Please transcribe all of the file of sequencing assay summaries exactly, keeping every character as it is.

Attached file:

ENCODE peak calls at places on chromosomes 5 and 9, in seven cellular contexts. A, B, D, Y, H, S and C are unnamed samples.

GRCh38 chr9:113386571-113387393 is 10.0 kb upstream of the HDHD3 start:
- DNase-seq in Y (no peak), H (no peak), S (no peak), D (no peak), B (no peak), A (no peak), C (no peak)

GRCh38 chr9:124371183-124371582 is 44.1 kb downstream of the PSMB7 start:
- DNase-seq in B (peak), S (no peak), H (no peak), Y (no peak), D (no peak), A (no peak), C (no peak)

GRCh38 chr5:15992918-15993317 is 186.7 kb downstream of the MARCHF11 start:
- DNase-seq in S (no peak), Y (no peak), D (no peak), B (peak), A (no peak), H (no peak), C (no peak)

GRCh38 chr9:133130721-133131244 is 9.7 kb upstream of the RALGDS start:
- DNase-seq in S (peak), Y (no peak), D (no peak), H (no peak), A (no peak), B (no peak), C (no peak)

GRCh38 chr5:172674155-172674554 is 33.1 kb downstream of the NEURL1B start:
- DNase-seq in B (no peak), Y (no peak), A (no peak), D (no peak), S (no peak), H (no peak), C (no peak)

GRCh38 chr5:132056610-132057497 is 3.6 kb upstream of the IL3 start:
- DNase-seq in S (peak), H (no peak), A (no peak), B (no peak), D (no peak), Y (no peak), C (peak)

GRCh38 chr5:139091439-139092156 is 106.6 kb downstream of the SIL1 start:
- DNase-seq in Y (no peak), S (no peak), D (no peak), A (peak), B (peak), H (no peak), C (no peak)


ENCODE peak calls at places on chromosomes 5 and 9, in seven cellular contexts. A, B, D, Y, H, S and C are unnamed samples.

GRCh38 chr9:113386571-113387393 is 10.0 kb upstream of the HDHD3 start:
- DNase-seq in Y (no peak), H (no peak), S (no peak), D (no peak), B (no peak), A (no peak), C (no peak)

GRCh38 chr9:124371183-124371582 is 44.1 kb downstream of the PSMB7 start:
- DNase-seq in B (peak), S (no peak), H (no peak), Y (no peak), D (no peak), A (no peak), C (no peak)

GRCh38 chr5:15992918-15993317 is 186.7 kb downstream of the MARCHF11 start:
- DNase-seq in S (no peak), Y (no peak), D (no peak), B (peak), A (no peak), H (no peak), C (no peak)

GRCh38 chr9:133130721-133131244 is 9.7 kb upstream of the RALGDS start:
- DNase-seq in S (peak), Y (no peak), D (no peak), H (no peak), A (no peak), B (no peak), C (no peak)

GRCh38 chr5:172674155-172674554 is 33.1 kb downstream of the NEURL1B start:
- DNase-seq in B (no peak), Y (no peak), A (no peak), D (no peak), S (no peak), H (no peak), C (no peak)

GRCh38 chr5:132056610-132057497 is 3.6 kb upstream of the IL3 start:
- DNase-seq in S (peak), H (no peak), A (no peak), B (no peak), D (no peak), Y (no peak), C (peak)

GRCh38 chr5:139091439-139092156 is 106.6 kb downstream of the SIL1 start:
- DNase-seq in Y (no peak), S (no peak), D (no peak), A (peak), B (peak), H (no peak), C (no peak)